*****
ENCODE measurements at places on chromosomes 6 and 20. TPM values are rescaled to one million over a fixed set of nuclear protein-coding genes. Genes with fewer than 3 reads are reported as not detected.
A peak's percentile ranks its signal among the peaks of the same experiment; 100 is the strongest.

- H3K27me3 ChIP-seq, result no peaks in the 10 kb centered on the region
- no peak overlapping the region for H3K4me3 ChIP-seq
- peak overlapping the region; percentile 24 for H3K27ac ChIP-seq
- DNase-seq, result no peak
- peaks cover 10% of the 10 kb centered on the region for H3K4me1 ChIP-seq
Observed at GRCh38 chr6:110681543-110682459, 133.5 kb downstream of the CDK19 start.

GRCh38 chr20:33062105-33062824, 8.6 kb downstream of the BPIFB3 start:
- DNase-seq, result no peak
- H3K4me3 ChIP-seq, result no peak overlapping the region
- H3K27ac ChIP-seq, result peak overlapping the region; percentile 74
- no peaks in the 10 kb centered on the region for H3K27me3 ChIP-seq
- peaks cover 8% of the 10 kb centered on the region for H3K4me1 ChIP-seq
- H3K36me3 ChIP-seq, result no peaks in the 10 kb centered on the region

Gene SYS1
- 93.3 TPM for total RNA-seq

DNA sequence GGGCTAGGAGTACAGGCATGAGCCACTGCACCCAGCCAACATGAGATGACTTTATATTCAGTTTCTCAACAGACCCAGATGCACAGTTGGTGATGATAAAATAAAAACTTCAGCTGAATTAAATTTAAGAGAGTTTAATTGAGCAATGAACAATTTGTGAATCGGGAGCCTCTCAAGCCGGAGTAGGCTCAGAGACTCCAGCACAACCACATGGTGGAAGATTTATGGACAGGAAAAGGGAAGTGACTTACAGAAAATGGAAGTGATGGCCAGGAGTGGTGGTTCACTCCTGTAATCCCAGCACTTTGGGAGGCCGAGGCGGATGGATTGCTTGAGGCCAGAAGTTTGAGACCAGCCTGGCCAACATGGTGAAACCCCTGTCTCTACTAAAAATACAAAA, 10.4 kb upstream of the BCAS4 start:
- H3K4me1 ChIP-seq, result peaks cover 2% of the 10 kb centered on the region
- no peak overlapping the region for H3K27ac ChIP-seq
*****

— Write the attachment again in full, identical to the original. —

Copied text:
ENCODE measurements at places on chromosomes 6 and 20. TPM values are rescaled to one million over a fixed set of nuclear protein-coding genes. Genes with fewer than 3 reads are reported as not detected.
A peak's percentile ranks its signal among the peaks of the same experiment; 100 is the strongest.

- H3K27me3 ChIP-seq, result no peaks in the 10 kb centered on the region
- no peak overlapping the region for H3K4me3 ChIP-seq
- peak overlapping the region; percentile 24 for H3K27ac ChIP-seq
- DNase-seq, result no peak
- peaks cover 10% of the 10 kb centered on the region for H3K4me1 ChIP-seq
Observed at GRCh38 chr6:110681543-110682459, 133.5 kb downstream of the CDK19 start.

GRCh38 chr20:33062105-33062824, 8.6 kb downstream of the BPIFB3 start:
- DNase-seq, result no peak
- H3K4me3 ChIP-seq, result no peak overlapping the region
- H3K27ac ChIP-seq, result peak overlapping the region; percentile 74
- no peaks in the 10 kb centered on the region for H3K27me3 ChIP-seq
- peaks cover 8% of the 10 kb centered on the region for H3K4me1 ChIP-seq
- H3K36me3 ChIP-seq, result no peaks in the 10 kb centered on the region

Gene SYS1
- 93.3 TPM for total RNA-seq

DNA sequence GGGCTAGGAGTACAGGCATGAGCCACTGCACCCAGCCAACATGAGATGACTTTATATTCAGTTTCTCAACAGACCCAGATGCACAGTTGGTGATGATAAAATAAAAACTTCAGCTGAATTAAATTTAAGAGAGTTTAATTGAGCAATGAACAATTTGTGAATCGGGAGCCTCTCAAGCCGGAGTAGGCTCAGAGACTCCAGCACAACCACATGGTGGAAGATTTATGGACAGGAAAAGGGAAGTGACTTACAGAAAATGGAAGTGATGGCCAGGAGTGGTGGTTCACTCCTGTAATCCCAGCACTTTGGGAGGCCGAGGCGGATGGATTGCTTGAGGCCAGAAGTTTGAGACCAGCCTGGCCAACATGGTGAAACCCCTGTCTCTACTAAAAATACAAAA, 10.4 kb upstream of the BCAS4 start:
- H3K4me1 ChIP-seq, result peaks cover 2% of the 10 kb centered on the region
- no peak overlapping the region for H3K27ac ChIP-seq